Cordulegastridae Calvert
Cordulegaster Leach, 1815 - Spiketails

Fig. 1: General lateralprofile of a Cordulegastermaculata larva, drawn byElizabeth Anderson

Notes -Michigan SpeciesList - Key -References
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Page last updated: 20August 1998 (EB)

Notes onthe Michigan Species of Cordulegaster

This is a widespread family of dragonflies.Five of the eight species of Cordulegaster found inNorth America have been recorded in Michigan (see maps below).

Cordulegasteras a group is currently under considerable dispute, despite severalattempts over the past two decades (e.g., Carle 1983, Lohmann 1992) to construct monophyletic groupings among speciestraditionally placed in this genus. In describing Zoreana bilineata,Carle(1983) elevates to genus the subgeneraCordulegaster (or Thecophora),Taeniogaster and Zoraena. Going evenfurther, Lohmann(1992) argues that Cordulegaster is an OldWorld genus, and that the North American species are surviving andindividual remnants of formerly speciose, distinct ancient groups. Hegrouped the eight North American species into the six genera.However, many researchers - especially in North America - arereluctant to accept these proposals (but see May and Carle1996), and we follow the conservativepractice of relegating Taeniogaster,Thecophoraand Zoraena as subgenera of Cordulegaster (e.g.,Westfalland Tennessen 1996). The table belowsummarizes the placement of Cordulegasterspecies:

Species

North American
Distribution

Westfall and Tennessen 1996
subgenera

Carle 1983
genera

Lohmann 1992
genera

C. obliqua

East

Taeniogaster

Taeniogaster

Taeniogaster

C. bilineata

East

Zoraena

Zoraena

Zoraena

C. diastatops

East

Zoraena

Zoraena

Zoraena

C. sayi

Southeast (FL, GA)

Zoraena

Zoraena

Archegaster

C. diadema

West; also C. America

Thecophora

Cordulegaster

Lauragaster

C. dorsalis

West

Thecophora

Cordulegaster

Lauragaster

C. erronea

East

Thecophora

Cordulegaster

Kalyptogaster

C. maculata

East

Thecophora

Cordulegaster

Panaeagaster

Except for C.bilineata and C. diastatops, separationof the Michigan species of Cordulegaster isrelatively straightforward. For those two species, however, nomorphological description has been published that will separate thetwo species. In fact, thereis considerable dispute whether C. bilineata is sufficiently distinct from C. diastatops to be regarded as a separate species.The larval forms appear very similar and may, in fact, not bedisguishable from each other. Although the two species usually do notoccur together ( Carle 1983), both species have been found in thesame habitat in the northern part of its range. It is highlyrecommended that any pre-emerging larvae be reared and identificationbased on the adult form. I (EB) am currently trying to obtainspecimens of both species to determine if there are larval charactersthat distiguish the two. In lieu of any peered-reviewed publishedinformation, I would label collected larvae lacking associated adultmaterial of these two species as "C. diastatops or bilineata".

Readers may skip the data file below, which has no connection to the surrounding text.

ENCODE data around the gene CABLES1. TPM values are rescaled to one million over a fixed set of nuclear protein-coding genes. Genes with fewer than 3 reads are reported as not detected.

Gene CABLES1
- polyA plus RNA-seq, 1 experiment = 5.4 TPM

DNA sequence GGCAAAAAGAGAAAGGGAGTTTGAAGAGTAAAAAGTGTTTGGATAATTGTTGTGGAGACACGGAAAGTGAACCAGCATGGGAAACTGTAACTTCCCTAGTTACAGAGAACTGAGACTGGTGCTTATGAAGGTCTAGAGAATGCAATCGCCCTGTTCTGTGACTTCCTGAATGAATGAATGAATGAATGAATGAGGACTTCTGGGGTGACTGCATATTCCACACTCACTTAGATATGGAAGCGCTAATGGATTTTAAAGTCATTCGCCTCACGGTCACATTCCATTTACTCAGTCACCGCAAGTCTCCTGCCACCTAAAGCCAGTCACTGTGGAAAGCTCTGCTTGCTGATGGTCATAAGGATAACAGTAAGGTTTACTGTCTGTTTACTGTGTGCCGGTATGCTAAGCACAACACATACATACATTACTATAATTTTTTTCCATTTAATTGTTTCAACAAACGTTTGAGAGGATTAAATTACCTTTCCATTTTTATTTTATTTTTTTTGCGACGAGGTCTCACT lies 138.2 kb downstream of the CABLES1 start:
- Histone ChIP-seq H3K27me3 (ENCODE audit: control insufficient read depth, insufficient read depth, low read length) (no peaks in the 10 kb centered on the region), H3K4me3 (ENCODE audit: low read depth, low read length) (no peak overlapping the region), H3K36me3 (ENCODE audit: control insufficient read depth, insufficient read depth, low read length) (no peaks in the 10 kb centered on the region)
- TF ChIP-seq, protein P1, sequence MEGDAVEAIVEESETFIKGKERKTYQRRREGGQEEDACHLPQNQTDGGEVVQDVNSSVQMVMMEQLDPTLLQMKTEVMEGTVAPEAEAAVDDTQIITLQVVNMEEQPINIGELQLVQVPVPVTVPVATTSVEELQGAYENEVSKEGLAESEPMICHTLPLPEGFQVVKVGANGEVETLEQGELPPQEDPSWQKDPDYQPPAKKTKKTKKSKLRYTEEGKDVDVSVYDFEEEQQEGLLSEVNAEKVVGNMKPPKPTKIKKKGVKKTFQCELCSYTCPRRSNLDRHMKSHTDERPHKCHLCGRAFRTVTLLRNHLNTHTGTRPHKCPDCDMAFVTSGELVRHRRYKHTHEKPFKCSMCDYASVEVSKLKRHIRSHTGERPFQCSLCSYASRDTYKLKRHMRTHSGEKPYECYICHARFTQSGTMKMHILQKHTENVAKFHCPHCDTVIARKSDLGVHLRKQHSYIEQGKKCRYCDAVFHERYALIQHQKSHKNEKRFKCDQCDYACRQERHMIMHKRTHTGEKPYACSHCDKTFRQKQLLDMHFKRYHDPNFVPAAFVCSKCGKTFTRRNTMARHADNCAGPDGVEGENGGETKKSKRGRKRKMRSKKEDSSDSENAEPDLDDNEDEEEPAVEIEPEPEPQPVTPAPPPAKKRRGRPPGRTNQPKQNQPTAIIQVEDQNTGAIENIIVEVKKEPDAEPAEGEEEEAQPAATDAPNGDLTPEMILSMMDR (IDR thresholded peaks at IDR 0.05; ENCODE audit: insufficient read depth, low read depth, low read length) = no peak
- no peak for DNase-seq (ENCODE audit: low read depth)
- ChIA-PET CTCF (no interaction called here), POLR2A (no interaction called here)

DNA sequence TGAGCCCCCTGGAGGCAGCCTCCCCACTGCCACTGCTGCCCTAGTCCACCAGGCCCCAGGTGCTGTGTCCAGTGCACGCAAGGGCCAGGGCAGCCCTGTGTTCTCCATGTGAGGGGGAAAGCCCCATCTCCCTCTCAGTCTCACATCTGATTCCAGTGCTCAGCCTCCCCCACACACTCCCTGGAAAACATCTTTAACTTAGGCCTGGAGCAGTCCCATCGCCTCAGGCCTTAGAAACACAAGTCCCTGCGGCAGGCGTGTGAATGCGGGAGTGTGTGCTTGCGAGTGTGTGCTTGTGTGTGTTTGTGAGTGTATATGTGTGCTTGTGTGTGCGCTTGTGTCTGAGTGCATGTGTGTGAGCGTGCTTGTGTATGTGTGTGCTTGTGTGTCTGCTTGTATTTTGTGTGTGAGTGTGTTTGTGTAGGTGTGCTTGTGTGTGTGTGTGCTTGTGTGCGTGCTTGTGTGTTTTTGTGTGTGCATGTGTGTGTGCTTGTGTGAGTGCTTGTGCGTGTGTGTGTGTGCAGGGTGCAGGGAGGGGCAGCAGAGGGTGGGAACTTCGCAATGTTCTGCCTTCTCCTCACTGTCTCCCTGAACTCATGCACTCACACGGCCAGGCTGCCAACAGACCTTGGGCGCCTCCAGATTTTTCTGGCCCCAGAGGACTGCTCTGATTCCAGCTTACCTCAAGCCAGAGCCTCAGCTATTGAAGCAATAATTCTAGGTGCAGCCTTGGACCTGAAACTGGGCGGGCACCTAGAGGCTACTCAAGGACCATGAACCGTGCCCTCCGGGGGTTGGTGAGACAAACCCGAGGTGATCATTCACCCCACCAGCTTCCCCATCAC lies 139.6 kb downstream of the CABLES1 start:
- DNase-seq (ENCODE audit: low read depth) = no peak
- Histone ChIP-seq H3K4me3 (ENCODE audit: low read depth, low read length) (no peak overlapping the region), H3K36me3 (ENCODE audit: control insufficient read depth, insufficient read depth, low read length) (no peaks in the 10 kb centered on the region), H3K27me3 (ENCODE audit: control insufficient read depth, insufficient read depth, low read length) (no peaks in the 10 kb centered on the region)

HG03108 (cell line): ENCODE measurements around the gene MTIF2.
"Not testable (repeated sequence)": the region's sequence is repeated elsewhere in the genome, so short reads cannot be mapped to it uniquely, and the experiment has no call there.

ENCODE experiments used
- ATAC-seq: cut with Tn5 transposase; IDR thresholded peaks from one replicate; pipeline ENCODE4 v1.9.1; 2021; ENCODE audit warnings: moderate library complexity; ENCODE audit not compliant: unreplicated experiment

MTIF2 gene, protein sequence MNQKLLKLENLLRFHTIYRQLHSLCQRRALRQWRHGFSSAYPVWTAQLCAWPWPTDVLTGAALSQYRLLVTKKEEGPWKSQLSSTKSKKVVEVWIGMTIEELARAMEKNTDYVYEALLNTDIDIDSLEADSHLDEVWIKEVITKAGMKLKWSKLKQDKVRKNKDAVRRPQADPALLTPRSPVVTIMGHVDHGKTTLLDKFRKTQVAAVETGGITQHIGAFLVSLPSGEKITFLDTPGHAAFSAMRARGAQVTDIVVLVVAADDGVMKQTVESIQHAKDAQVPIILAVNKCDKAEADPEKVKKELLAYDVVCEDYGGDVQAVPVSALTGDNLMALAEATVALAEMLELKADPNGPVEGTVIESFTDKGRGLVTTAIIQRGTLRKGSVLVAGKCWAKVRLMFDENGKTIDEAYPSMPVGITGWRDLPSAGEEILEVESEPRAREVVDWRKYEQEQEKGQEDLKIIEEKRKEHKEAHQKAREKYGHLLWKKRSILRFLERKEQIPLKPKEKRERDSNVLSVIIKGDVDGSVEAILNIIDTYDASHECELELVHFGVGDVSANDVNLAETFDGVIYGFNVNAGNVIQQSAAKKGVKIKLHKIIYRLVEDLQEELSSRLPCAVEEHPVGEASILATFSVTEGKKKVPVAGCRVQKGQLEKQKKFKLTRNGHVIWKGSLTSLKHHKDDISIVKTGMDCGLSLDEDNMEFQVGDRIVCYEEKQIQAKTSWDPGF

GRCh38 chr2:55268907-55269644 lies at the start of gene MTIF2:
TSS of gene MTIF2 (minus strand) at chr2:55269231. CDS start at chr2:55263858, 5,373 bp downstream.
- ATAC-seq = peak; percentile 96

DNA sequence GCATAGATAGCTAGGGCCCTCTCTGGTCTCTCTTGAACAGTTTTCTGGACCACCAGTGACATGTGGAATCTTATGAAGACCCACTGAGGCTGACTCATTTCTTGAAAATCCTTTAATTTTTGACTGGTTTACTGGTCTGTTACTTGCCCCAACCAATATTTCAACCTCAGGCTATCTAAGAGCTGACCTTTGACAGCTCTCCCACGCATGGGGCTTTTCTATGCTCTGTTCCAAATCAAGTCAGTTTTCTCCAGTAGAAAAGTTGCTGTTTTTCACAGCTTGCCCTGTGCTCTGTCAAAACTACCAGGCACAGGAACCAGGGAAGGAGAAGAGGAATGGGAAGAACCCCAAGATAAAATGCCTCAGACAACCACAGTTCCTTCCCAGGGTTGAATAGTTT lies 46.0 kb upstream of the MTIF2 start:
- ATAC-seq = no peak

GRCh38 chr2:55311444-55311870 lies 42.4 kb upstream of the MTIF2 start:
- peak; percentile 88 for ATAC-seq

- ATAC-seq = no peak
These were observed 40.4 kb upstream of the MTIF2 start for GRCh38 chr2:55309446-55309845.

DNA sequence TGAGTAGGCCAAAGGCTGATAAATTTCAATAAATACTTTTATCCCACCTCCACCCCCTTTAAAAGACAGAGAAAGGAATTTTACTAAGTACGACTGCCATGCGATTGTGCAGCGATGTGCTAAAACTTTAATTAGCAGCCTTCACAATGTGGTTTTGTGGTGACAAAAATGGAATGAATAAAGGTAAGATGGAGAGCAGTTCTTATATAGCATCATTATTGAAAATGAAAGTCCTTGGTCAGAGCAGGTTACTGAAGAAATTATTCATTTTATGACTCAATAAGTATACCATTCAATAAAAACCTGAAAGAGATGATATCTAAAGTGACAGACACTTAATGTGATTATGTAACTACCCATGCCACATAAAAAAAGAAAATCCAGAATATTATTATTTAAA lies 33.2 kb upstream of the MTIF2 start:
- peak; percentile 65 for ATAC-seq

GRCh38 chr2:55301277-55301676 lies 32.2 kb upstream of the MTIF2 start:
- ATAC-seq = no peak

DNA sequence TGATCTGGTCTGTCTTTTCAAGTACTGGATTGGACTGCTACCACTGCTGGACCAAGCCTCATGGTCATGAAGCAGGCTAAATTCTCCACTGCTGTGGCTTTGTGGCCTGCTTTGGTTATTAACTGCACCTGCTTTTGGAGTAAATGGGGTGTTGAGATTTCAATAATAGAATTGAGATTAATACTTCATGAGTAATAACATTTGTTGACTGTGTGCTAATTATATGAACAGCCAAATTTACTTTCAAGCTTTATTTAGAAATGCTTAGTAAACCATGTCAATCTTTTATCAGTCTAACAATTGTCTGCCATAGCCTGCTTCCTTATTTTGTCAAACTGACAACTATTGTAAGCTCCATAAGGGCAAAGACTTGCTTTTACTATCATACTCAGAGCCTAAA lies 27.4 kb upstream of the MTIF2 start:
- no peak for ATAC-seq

C. erronea isappears to be very rare in Michigan, and only one record appears tohave been reported from the western part of the LP. This is mostly asouthern species, and Michigan probably represents the northernmostpart of its range. This species is on the State's Special Concern List. In Hocking Co., south-central Ohio, C. erronea inhabits sandsubstrates of forested seeps and spring-fed brooks with considerableslope (Dan Riggs, pers. comm.). C.obliqua tends to be found only infirst-order, small sandy forest brooks, at least in the southern partof its range (Tennessen et al. 1995). Based on observations of adultC. bilineata and C.diastatops in Michigan, habitat tendsto be sandy substrates of downstream pools and runs of hillsidesprings and brooks, both in forested as well as open or bushypastures. This appears to agree with habitat descriptions for thesespecies from other workers (e.g., Walker 1958, Tennessen et al.1995). The rarity of specimens (particularly larvae) from our statereflects insufficient sampling of these habitats. Conversely,C. maculata (Figure 1), which inhabits larger forested creeks andstreams with good water quality, is by far Michigan's (and EasternNorth America's) most common cordulgastrid and is found throughoutthe state.